A few words of caution. Advantages and disadvantages come and go in a free market economy. Being arrogant or abusive rarely pays long term dividends. Always carry yourself as a professional. Require those around you to also act respectfully. If you don’t bring value to the carrier you drive for, eventually any advantage you have will be turned against you and your reputation will be forever tarnished. Focus on professional behavior only.
Unvaccinated Operators: They fall into one of two possible categories: debt free and debt laden.
If you have your truck paid for you obviously have more options for your truck than other non vaccinated. Everything from selling/retiring/parking to doing local/Canadian hauling. Just remember, you are not alone. The local/Canadian only hauling market just got flooded. Sacrifices may be forthcoming. But, of course, you have thought through all this already. The debt laden unvaccinated have the most difficult situation to navigate. They are much more vulnerable in the short term than anyone else. Assume a glut of equipment for sale/lease, so depending on your level of debt you may be required to absorb a significant loss (but of course you too already know this).
One note on the impact to carriers. Success or failure in this market may not necessarily depend on efficiencies or history. There will be feast or famine based on criteria never before navigated to this extent. Some sound carriers may go bankrupt, some unexpected ones will thrive… Don’t make assumptions based on historical freight/customer models that don’t accommodate sustainable fleet boarder crossing abilities. When rates elevate to extreme sometimes entire markets dramatically change lanes or even evaporate. Low paying freight may be a thing of the past but so may be entire markets.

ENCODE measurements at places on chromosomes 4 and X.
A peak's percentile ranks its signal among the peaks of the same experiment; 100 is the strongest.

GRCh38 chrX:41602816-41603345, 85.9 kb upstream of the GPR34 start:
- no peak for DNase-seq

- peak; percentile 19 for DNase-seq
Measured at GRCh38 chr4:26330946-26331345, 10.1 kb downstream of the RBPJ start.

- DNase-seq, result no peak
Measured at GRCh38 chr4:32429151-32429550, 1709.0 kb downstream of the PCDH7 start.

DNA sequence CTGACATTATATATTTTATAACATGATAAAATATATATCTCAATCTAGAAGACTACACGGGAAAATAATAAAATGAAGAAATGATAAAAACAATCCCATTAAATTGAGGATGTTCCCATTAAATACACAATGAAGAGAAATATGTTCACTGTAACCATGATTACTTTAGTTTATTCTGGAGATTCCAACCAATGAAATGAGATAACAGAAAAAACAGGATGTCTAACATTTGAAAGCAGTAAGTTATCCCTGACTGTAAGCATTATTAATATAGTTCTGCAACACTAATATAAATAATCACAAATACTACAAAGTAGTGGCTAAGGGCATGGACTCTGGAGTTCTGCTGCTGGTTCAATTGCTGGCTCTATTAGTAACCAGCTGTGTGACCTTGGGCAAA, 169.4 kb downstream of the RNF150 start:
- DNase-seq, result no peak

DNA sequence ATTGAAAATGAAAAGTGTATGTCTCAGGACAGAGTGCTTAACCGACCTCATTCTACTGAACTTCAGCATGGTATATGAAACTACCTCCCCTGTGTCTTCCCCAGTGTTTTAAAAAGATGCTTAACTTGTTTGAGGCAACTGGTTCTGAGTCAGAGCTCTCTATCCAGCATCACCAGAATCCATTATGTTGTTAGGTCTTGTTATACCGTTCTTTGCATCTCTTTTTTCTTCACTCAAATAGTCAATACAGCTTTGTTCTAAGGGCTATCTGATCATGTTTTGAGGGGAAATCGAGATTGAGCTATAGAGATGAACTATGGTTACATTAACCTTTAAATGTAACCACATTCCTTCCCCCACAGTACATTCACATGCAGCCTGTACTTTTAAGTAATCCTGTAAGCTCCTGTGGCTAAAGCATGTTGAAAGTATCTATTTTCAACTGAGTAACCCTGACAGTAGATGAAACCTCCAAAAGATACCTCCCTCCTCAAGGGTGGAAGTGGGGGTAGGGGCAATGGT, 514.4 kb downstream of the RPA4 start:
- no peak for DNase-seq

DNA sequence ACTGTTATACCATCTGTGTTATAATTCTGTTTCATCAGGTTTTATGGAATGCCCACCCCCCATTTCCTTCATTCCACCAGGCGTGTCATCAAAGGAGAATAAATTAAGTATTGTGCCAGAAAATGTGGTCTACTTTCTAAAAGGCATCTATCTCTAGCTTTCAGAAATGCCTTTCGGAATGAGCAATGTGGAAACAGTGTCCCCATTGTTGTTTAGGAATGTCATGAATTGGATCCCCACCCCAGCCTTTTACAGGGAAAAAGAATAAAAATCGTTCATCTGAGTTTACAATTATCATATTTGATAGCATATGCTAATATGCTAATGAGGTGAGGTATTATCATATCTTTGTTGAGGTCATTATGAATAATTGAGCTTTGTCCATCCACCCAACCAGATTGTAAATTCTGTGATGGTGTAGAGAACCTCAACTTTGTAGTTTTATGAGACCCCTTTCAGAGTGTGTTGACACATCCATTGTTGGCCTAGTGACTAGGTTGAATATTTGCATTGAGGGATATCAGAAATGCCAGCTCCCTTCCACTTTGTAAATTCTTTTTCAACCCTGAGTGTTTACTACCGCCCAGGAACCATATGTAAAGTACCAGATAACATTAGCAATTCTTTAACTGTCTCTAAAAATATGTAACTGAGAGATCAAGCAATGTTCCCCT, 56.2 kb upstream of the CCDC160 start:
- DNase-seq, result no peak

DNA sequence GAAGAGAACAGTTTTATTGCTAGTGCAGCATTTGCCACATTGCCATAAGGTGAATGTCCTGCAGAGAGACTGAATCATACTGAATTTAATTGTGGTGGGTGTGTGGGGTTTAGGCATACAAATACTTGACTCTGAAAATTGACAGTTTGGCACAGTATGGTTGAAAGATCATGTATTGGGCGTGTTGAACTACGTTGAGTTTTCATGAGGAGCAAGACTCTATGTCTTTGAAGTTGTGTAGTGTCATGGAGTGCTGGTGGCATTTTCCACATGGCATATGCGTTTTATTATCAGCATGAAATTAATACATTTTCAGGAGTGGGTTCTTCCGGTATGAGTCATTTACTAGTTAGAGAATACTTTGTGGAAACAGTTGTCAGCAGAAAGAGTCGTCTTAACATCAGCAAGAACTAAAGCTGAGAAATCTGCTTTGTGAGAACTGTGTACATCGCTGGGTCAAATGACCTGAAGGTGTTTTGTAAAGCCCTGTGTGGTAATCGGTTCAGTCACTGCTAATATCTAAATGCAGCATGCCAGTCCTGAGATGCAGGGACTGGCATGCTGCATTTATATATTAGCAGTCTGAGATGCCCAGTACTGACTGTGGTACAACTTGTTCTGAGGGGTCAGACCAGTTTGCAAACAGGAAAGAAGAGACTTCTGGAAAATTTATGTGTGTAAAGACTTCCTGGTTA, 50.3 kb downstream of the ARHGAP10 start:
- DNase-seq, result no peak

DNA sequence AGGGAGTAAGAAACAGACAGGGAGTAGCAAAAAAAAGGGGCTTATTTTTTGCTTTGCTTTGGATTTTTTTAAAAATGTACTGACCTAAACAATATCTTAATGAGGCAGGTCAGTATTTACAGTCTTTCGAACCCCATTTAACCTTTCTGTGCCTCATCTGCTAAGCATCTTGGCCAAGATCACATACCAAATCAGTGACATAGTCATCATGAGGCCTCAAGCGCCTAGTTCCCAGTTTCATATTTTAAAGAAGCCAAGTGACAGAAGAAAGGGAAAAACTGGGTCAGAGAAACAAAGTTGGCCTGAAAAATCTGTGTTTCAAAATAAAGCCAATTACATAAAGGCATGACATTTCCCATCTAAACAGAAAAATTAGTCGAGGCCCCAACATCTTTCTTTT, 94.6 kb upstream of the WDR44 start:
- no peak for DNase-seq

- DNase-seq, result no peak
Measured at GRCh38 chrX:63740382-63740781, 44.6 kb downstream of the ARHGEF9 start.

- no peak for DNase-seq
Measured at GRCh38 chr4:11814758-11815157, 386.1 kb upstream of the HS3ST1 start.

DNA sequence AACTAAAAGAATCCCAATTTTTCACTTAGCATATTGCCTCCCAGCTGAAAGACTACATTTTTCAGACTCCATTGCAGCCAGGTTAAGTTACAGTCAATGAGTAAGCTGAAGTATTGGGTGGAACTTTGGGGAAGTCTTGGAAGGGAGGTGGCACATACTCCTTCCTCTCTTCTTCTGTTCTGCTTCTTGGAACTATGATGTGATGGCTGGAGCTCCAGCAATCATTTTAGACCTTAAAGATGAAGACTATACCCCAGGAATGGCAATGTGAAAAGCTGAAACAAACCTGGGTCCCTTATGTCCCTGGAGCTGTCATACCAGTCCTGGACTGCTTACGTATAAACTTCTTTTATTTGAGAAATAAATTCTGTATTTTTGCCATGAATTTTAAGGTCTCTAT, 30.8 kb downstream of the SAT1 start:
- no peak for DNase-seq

Know what you use, secure essential stock. North America’s supply chain will be affected, how dramatically will not be clear for some time. This time it will effect more than just toilet paper. We will all learn to live with less options. For example, the US market has historically been accustomed to dozens of varieties of products. In Canada (for example) we typically have 3-5 choices of brand names… the US has 10-20 choices. It would be reasonable to assume varieties of items will diminish to half or even a third. People will simplify to reliable brands, or even just “whatever is available”.
Expect price increases. Transportation is 12% of the North American economy. 42% of the North American economy is also dependent on transportation and its costs. Even though these are North American stats costs of all products in Canada that require transportation from the US will increase. Locally supplied products/services may become more competitive and reliable.
The longer the restrictions apply (or the low supply of drivers remain) the more pressure on prices there will be. It will be a life of uncertainty. Certain industries may “hold on” for a year or two waiting for relief… then die a death of nuclear proportions… or not.
It may be a few months, or a few years… but doubtful if this crisis will remain permanent based on a single issue as crossing a boarder.
If you would like to hear a more detailed discussion on the impact on drivers and operators go to our website Making Your Miles Count (Media/Podcasts).